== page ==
Calvin Riley thought his days as a chef were over. Then he got a call about Prim and Proper.
The restaurant and wine bar opening Thursday promises an approachable twist on French fine dining. The eatery also resides downtown in the same space where Riley manned the helm of two previous French bistros — LoCAL and Chez Hugo. Neither business lasted more than two years. But Prim and Proper is different, he said.
A generous financial investment by the restaurant’s owners at the Outkrowd and Clark Hospitality Groups, whose other creations include BLK Swan and Papi Cuisine, “brought this place back to life,” Riley said.
The hospitality companies sponsored a complete renovation of the historic space at 206 E. Redwood St. Formerly slated to open in 2023, the eatery’s construction delayed the opening by about a year, according to Riley.
Guests entering the building are greeted by a black-and-white tiled hallway, which opens up to a grand piano — one of two inside the restaurant — alongside a table with bottles of champagne and draped in pearls. A neon sign, reminiscent of the one on a wall inside BLK Swan, sits near the entry.
To the left of the hostess booth: a golden bar top with a vast collection of liqueurs, surrounded by black and gold framed images of celebrities, gold curtains and, of course, the other piano. To the right: a dining room where chandeliers hang over golden booths and crisp white tablecloths. Portraits of regal-looking Black men and women cover each of the walls, except for the area that houses an open kitchen.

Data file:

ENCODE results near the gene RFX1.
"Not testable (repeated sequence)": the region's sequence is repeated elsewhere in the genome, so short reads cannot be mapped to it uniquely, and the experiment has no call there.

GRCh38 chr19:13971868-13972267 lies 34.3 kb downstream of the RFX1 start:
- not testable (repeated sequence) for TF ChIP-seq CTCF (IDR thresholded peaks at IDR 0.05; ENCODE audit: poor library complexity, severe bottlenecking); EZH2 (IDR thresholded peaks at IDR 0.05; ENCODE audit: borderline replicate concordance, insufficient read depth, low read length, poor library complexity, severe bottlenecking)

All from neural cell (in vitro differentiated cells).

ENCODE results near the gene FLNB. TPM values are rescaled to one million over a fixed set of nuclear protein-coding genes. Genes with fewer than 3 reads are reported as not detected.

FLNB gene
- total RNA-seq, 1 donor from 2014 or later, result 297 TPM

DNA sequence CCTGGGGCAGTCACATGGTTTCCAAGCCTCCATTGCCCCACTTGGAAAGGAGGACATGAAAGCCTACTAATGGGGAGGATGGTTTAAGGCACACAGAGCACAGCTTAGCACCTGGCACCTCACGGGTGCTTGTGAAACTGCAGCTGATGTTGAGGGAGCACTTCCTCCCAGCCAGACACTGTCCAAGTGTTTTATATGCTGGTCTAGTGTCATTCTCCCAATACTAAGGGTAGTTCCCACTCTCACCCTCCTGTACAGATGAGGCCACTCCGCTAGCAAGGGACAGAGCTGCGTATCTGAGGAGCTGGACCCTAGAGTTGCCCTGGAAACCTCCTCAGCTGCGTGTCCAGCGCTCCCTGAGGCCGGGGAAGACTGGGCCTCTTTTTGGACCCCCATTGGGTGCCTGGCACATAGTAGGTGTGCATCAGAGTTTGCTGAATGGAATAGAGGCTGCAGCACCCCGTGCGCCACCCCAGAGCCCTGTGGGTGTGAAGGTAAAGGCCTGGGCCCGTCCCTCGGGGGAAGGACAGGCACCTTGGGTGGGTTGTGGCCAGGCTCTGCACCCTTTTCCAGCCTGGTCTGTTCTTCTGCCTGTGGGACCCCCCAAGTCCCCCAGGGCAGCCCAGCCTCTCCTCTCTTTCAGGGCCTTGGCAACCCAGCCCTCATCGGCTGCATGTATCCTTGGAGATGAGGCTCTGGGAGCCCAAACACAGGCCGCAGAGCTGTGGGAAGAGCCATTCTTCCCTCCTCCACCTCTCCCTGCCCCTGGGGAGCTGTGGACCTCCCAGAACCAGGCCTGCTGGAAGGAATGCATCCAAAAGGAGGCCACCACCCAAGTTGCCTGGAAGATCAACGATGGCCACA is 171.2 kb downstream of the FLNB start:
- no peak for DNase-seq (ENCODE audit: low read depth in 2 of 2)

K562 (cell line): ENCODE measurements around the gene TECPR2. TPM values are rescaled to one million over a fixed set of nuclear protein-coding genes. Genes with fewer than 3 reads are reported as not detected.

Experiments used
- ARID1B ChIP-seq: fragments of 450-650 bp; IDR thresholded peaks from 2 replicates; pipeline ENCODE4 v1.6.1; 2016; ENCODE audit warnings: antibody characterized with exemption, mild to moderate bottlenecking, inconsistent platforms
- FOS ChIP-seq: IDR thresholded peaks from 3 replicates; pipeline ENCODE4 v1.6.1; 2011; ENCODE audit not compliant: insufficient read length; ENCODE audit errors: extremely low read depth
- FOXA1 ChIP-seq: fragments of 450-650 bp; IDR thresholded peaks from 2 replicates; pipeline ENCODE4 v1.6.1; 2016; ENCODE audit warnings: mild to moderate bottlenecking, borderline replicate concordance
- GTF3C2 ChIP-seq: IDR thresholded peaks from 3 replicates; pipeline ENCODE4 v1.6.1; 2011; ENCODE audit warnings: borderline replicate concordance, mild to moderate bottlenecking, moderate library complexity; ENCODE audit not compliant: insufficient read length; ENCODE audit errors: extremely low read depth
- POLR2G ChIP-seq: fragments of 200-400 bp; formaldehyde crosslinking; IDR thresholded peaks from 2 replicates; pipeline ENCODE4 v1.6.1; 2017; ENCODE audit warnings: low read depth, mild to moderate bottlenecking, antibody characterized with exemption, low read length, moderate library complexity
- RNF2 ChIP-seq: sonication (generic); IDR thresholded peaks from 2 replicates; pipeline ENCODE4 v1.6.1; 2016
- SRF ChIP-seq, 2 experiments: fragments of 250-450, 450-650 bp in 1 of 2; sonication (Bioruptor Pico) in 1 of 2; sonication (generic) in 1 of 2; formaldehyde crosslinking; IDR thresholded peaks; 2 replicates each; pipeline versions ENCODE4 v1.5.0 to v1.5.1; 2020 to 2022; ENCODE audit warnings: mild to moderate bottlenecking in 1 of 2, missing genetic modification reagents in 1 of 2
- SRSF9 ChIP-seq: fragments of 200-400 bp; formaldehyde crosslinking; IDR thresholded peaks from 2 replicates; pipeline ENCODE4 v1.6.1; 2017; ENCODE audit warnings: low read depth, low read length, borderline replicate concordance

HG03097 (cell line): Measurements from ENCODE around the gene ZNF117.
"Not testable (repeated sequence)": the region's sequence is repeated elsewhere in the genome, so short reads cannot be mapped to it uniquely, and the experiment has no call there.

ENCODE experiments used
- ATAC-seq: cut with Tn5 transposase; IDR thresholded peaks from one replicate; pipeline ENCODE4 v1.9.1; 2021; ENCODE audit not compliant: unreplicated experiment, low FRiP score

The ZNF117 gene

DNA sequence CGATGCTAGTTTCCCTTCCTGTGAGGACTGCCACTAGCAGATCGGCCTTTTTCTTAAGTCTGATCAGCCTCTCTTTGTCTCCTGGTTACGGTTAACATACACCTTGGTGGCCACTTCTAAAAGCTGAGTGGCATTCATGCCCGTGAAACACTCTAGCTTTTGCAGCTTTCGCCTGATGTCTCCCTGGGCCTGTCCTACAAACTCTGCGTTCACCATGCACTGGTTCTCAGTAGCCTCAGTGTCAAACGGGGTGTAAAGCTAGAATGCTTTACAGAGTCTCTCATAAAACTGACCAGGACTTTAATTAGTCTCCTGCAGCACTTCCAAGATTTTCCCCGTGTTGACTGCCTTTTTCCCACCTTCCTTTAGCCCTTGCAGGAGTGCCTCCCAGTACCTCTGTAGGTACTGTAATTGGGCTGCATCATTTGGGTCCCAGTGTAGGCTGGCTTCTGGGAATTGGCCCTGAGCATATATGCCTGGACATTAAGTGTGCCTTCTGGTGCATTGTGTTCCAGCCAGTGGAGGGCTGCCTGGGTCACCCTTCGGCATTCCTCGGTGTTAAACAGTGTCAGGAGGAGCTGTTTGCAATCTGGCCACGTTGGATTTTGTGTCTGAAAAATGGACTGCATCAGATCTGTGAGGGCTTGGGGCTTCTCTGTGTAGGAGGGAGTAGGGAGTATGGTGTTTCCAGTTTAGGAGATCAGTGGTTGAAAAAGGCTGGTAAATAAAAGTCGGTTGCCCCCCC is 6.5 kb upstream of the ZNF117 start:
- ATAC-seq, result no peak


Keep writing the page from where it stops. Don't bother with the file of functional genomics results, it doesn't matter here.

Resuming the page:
Junior sous chef Nesha Dowdell referred to the décor as plucked from the ’60s.
“When you walk in, it makes you feel important,” she said.
Co-owners Chris Simon of Outkrowd, who also owns BLK Swan in Harbor East, and Berry Clark of Clark Hospitality, who owns Papi Cuisine in Riverside, hope customers feel the same.
Prim and Proper has been a family affair: Clark’s wife, Janell, a sommelier who is also a part of Clark Hospitality Group, named the restaurant for the couple’s daughter and created the wine list. Simon’s wife, Janeen, a member of Outkrowd Group, put together the cocktail menu.
The restaurant aims to be inclusive. In a city where fine dining options are few and far between, Prim and Proper offers millennials and young professionals a chance to dress up.
Dowdell said a D.J. booth sits behind the cocktail room’s grand piano. Fried chicken is topped with spicy honey and caviar and duck confit is is served over biscuits and mashed potatoes. The menu’s burger is made with wagyu beef and their salmon is coated in puff pastry, known as salmon en croute.
“There’s something for everybody,” Clark said.
He hopes the spot will give people a reason to venture downtown, as the neighborhood has had difficulty attracting pedestrians. Across the street, Werner’s has struggled to attract customers, also citing issues with available parking in the area. Clark is not too concerned; he promised that valet services will be provided. Simon added that they are working to keep the block safe, well-lit and comfortable.
Starting in April or May, Prim and Proper will also offer a private supper club, similar to those held at BLK Swan, on the second floor of the building.
The restaurant expects to add a more elevated dining experience to the “ecosystem” already offered by their hospitality groups, according to Simon. His goal: create another version of a Tao or Atlas Restaurant Group. Despite having a niche in the market, those groups continue to build multiple concepts, which he admires.
“It’s not about who their customers are or the race of them,” Simon said. “With not as many Black restaurants, period, and not many operating at this level, some people can read into it. … Black people aren’t the only people who would like to have a dining experience like this.”
“We can be intentional, we can have ownership and still cater to everyone.”
This article has been updated to correct the name of Calvin Riley in a photo caption.